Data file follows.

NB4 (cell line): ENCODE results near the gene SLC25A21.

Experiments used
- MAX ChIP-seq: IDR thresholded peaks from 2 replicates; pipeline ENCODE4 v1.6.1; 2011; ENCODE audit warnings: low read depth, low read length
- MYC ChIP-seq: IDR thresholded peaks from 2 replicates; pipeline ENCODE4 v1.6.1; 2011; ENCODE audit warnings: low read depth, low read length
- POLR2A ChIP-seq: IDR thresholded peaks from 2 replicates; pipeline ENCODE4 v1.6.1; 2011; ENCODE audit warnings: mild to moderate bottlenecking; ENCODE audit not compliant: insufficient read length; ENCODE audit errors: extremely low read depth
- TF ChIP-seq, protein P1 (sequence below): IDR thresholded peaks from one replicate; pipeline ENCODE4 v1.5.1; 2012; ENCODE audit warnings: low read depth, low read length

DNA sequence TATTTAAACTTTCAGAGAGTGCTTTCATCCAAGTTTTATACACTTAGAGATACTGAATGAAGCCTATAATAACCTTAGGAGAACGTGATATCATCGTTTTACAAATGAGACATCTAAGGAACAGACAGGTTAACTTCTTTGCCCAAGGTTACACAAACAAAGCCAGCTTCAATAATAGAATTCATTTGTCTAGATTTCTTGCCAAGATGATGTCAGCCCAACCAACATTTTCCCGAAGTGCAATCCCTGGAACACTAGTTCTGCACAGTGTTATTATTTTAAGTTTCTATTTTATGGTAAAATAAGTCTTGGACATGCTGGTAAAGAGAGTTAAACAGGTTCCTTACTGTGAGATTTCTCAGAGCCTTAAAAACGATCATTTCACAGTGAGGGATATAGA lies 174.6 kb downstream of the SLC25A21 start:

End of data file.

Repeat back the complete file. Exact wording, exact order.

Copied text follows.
NB4 (cell line): ENCODE results near the gene SLC25A21.

Experiments used
- MAX ChIP-seq: IDR thresholded peaks from 2 replicates; pipeline ENCODE4 v1.6.1; 2011; ENCODE audit warnings: low read depth, low read length
- MYC ChIP-seq: IDR thresholded peaks from 2 replicates; pipeline ENCODE4 v1.6.1; 2011; ENCODE audit warnings: low read depth, low read length
- POLR2A ChIP-seq: IDR thresholded peaks from 2 replicates; pipeline ENCODE4 v1.6.1; 2011; ENCODE audit warnings: mild to moderate bottlenecking; ENCODE audit not compliant: insufficient read length; ENCODE audit errors: extremely low read depth
- TF ChIP-seq, protein P1 (sequence below): IDR thresholded peaks from one replicate; pipeline ENCODE4 v1.5.1; 2012; ENCODE audit warnings: low read depth, low read length

DNA sequence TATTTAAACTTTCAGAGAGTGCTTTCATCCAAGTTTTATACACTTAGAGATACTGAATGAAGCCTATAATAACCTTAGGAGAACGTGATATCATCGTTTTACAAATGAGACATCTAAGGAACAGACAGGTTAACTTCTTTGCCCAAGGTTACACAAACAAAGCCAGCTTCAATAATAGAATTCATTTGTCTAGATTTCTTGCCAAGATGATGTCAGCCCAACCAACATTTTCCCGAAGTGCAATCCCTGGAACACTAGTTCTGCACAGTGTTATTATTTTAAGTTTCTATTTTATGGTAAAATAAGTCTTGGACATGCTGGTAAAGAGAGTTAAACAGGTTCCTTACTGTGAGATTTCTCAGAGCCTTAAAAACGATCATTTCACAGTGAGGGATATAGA lies 174.6 kb downstream of the SLC25A21 start: